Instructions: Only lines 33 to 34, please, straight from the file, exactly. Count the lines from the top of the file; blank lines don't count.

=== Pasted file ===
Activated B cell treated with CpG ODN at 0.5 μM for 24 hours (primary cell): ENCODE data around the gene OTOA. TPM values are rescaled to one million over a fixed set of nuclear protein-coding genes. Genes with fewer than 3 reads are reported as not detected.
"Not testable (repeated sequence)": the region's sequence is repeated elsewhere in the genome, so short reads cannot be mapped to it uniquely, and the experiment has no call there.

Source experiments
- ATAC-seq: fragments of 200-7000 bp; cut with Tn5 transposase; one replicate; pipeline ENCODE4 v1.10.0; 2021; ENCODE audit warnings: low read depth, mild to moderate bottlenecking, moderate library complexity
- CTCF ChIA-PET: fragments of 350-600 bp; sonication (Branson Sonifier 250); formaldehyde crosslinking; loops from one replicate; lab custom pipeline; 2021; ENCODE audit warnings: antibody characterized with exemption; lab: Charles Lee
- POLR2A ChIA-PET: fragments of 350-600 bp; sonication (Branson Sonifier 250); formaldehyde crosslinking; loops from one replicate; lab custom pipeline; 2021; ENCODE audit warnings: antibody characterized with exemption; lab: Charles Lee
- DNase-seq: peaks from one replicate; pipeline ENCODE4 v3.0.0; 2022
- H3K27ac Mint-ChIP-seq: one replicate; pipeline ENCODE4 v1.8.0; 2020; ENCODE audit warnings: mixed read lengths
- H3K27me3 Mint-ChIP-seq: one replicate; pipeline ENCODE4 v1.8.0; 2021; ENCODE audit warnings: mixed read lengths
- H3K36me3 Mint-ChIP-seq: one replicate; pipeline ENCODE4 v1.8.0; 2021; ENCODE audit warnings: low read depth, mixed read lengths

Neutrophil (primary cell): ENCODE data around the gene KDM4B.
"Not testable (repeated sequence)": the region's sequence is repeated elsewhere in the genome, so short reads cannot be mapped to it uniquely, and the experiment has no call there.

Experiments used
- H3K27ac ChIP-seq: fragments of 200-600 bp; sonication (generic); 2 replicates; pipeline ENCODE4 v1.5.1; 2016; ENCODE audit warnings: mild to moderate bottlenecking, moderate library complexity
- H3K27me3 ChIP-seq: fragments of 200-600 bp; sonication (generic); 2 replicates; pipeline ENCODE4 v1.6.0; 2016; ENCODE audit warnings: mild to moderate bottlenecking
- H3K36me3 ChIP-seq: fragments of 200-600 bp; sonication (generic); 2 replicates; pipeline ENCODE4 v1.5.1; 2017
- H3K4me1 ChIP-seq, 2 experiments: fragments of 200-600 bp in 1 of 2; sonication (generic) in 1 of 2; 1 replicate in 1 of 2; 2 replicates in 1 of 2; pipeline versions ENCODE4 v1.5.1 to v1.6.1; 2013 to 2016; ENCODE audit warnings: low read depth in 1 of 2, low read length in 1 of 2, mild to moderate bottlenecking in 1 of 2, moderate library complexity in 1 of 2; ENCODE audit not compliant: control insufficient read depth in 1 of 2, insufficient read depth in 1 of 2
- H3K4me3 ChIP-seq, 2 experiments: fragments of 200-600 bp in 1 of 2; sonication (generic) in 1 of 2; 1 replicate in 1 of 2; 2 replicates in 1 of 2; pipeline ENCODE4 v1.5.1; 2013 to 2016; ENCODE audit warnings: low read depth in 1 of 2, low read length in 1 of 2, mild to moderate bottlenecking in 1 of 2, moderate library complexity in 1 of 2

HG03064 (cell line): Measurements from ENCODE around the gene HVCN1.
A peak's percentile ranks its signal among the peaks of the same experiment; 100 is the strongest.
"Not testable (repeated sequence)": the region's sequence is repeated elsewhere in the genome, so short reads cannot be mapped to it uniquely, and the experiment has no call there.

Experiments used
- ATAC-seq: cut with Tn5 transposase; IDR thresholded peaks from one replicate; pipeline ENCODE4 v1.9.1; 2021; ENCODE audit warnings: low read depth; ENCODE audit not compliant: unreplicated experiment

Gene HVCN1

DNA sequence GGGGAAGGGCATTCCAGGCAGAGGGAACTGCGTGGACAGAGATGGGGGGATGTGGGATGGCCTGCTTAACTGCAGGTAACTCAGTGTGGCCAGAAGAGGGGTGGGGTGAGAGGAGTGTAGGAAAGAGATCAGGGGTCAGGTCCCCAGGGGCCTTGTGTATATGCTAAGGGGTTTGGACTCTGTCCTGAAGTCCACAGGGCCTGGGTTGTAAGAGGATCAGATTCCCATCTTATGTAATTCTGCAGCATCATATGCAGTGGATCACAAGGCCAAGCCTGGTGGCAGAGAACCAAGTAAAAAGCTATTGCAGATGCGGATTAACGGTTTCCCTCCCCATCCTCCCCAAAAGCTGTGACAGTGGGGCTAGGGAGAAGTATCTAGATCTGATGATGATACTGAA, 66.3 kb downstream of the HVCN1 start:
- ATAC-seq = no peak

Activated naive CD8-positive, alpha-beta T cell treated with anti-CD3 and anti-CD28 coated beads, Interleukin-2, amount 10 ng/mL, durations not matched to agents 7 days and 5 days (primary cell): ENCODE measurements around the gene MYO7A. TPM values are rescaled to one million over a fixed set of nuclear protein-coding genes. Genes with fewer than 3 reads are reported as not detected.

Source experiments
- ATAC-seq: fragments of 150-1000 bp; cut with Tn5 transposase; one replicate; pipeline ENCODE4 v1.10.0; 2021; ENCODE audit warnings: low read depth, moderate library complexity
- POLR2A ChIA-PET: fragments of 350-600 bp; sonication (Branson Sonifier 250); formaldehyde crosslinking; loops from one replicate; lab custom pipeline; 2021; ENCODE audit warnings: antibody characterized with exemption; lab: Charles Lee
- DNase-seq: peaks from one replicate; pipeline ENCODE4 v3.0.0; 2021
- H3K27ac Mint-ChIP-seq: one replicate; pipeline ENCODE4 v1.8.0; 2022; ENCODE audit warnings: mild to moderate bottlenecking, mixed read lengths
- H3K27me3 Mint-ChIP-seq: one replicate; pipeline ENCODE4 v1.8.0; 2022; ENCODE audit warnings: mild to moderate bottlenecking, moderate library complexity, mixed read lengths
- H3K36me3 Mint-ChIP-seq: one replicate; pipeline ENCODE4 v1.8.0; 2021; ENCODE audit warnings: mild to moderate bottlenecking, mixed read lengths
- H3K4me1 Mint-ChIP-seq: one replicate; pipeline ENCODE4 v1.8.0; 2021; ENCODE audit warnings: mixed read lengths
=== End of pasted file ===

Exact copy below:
- H3K27me3 Mint-ChIP-seq: one replicate; pipeline ENCODE4 v1.8.0; 2022; ENCODE audit warnings: mild to moderate bottlenecking, moderate library complexity, mixed read lengths
- H3K36me3 Mint-ChIP-seq: one replicate; pipeline ENCODE4 v1.8.0; 2021; ENCODE audit warnings: mild to moderate bottlenecking, mixed read lengths